The first quarter of 2019 has already shown dramatic shifts in the world of water and climate risks. It’s been a heady two months of activity within the global community of top business leaders, policy makers, influencers and climate experts, with the World Economic Forum’s annual meeting in Davos and Digital Life Design’s (DLD) Munich conference.
My sessions at both only reinforced my belief that we are facing a rare moment in human history when people, creativity, values, and technology must unite to shift a precarious direction—all while water crises remain the world’s most profound risk.
At DLD-Munich, I coordinated and moderated a session on ocean plastics with panelists from adidas, WWF, and the Ocean Plastics Initiative. Even our esteemed experts were surprised by the interest — with standing room only and sharp questions. It’s an indicator that people of all levels are starting to participate in responding to the world’s grand challenges.
To Davos and Beyond
At the World Economic Forum’s Annual Meeting in Davos, the tension and roll-up-the-sleeves solemnity was palpable. But you wouldn’t have known from the media coverage.
While reporters seemed fixated on the number of private jets ferrying world leaders, the Forum was convening a series of mission-critical work sessions to literally save the planet.
In one private session, a recognized leader provided our invocation: “Yesterday is too late.” I took a moment to look around the table and capture the image, 18 of us, all senior executives from major institutions with a shared mission to guide the world through turbulent times.
At a session led by Johan Rockström, former executive director of the Stockholm Resilience Centre at Stockholm University, it was clear we must come together — fast — and commit to advance data, narratives, and connectivity around specific scientific targets to save the planet at an emergency pace.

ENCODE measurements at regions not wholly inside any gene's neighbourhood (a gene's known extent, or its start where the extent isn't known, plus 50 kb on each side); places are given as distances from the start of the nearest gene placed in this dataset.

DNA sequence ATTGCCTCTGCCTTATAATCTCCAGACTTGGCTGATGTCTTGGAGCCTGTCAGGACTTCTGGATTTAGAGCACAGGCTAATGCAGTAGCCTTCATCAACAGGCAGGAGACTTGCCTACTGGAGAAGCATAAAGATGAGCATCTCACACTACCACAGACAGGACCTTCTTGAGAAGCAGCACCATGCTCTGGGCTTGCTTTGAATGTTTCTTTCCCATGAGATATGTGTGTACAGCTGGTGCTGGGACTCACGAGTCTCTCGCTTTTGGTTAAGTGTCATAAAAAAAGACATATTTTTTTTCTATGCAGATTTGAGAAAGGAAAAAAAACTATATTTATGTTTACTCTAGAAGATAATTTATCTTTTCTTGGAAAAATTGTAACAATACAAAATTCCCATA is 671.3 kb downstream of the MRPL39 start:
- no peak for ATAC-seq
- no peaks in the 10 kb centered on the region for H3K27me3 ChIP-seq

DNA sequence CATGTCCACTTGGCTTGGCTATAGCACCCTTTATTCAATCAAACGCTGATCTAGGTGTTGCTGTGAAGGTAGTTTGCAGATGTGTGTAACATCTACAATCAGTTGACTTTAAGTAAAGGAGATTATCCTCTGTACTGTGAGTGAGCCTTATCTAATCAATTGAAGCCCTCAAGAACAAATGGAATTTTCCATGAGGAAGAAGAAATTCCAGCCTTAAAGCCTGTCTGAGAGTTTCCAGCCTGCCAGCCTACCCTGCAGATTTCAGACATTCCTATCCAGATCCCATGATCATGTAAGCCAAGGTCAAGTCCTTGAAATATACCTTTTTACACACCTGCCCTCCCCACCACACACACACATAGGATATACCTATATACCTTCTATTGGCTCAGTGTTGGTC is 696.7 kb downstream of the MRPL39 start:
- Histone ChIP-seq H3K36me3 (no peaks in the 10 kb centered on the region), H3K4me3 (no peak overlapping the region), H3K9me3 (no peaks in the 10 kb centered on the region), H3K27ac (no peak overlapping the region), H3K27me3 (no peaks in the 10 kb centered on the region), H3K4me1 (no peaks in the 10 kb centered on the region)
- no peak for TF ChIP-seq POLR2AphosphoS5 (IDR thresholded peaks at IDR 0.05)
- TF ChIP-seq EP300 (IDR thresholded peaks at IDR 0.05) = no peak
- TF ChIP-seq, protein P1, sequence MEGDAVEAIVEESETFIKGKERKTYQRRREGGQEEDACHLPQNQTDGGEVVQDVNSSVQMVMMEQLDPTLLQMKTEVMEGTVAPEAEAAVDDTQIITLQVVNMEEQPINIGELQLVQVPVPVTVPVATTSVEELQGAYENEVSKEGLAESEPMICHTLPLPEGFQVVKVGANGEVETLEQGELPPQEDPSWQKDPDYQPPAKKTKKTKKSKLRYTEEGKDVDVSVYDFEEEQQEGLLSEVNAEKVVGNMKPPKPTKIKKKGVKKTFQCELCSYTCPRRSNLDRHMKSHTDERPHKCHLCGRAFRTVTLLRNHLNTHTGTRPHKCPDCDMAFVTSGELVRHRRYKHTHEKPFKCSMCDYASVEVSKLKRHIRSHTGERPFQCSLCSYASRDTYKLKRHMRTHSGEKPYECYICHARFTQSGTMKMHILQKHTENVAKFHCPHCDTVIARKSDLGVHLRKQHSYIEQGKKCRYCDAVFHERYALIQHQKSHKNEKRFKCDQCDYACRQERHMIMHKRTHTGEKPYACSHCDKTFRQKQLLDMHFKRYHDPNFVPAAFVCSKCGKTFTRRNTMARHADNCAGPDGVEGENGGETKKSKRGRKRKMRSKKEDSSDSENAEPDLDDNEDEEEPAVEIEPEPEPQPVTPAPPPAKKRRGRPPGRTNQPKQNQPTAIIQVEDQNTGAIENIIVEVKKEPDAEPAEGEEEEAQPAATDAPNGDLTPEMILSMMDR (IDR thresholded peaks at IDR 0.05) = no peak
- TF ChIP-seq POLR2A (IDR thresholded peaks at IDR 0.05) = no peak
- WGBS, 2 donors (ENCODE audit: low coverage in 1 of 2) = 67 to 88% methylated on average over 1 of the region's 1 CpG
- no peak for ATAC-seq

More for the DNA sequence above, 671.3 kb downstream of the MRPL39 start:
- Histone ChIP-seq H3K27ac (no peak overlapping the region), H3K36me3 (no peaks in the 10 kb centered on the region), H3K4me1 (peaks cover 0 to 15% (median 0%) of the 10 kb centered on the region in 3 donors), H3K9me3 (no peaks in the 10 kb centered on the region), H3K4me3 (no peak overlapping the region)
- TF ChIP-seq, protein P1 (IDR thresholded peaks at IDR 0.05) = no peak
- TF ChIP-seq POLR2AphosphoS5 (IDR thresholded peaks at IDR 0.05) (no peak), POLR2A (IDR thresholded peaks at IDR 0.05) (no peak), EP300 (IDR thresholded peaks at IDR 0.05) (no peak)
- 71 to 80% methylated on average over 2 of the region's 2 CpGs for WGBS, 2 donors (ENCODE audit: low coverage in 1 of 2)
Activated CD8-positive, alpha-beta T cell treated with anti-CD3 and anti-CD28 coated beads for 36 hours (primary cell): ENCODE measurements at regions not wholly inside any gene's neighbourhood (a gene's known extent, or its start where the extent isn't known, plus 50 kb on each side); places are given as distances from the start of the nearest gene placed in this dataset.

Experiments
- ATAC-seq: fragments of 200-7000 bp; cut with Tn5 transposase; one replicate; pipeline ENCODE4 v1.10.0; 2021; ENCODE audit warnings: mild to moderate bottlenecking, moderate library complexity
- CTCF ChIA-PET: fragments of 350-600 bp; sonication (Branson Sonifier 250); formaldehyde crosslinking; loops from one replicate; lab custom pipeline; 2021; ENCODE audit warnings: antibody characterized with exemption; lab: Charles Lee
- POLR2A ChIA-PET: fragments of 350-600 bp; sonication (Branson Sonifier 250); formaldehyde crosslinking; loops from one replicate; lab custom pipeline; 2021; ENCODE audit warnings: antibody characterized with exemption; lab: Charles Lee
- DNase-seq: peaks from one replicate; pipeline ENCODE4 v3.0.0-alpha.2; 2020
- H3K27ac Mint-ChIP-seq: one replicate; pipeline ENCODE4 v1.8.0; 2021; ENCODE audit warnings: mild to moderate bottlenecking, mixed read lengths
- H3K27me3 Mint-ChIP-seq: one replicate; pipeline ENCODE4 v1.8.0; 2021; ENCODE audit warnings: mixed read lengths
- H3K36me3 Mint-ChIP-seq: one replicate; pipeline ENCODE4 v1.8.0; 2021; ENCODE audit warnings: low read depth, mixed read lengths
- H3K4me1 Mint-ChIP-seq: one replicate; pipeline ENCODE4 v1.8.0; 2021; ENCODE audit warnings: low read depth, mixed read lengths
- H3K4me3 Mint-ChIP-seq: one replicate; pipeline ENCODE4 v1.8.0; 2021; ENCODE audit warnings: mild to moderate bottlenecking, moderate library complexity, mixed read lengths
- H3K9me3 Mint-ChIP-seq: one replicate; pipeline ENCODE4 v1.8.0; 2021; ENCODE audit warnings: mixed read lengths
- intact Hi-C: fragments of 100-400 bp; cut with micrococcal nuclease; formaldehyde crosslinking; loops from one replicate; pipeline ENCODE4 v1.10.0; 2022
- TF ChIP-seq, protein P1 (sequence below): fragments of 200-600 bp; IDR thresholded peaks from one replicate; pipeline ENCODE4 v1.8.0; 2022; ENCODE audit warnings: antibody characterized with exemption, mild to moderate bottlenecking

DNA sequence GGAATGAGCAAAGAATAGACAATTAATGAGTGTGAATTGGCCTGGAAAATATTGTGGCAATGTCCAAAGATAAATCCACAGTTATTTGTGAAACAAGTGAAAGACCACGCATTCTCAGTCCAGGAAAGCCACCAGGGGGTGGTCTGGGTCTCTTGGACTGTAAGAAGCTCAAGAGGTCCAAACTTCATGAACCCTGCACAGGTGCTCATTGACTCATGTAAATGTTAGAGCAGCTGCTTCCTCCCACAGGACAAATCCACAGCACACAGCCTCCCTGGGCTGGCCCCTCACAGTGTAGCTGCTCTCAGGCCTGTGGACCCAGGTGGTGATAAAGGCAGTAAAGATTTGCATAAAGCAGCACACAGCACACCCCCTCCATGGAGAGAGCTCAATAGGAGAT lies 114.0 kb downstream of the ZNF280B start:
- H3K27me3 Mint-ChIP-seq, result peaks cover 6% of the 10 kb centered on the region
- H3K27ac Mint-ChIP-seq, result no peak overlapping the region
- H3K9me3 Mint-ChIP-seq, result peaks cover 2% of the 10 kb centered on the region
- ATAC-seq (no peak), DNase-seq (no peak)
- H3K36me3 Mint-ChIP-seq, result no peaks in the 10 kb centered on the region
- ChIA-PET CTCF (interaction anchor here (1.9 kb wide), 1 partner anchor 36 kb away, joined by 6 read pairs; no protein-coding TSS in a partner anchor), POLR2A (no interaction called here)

The climate — and survivability — challenge is the existential question for humanity. Are we ready for a collaborative effort that dwarfs all of human endeavor? Rockström warned that we have two years to “significantly bend the curves” of water, food, climate, oceans, and biodiversity.
Feeding a hungry world
Food and land use are fast emerging as key metrics in the global response to worldwide water crises. Setting the course for feeding the planet is the ripest for immediate change — with food waste, biodiversity, and forest loss, all having severe water impacts and huge climate footprints.
“We’re a minute to midnight,” David Nabarro told me. He’s former Special Adviser to the United Nations Secretary-General on the 2030 Agenda for Sustainable Development and Climate Change. I’ve heard his steady, informed guidance on many Forum calls. Getting food production right could push back hard on the clock.
After innumerable sessions and workshops, I came away encouraged by monumental movements in sustainability and innovation, such as the Leaders with Purpose initiative, which includes CEOs of some of the largest global brands.
There’s clear understanding now that surprises, missteps, and lack of action in this arena carry real and direct consequences and risks to not only reputation, but to survival of business and political stability. Incremental is no longer an option.
My Takeaways of Davos in five keywords are:
- Intensity: It’s a sobering time. Neither the sessions nor the receptions were frivolous. It’s a time for testing new ideas, and a time for course correction.
- Urgency: There’s a clear understanding that the impact is imminent and course-correction has to happen. Now.
- Context: Leaders recognize the need to marry science with narratives to understand and define their direction. This is a shifting global story about people and their leaders.
- Collaboration: Like our 18 “action figures” around the table, effective action means leaving ego behind and uniting our best talents, from technology to storytelling.
- Gratitude: People have been generous with their time, attention, and networks. Now is the time to honor the work that has come before us and stand on the shoulders of giants.
This was my twelfth Davos, and I wouldn’t have traded a minute. From joining heroes Paul Polman, former CEO of Unilever, and Bill McDonough, architect of the circular economy, for a nightcap, to being a small part of the Forum’s yeoman’s work to shepherd the greatest talents and influencers to improve the state of the world.
For Vector Center’s team, it’s empowering to know that we’re driven by a core mission to provide the engine and compass that can shift the world’s dangerous course.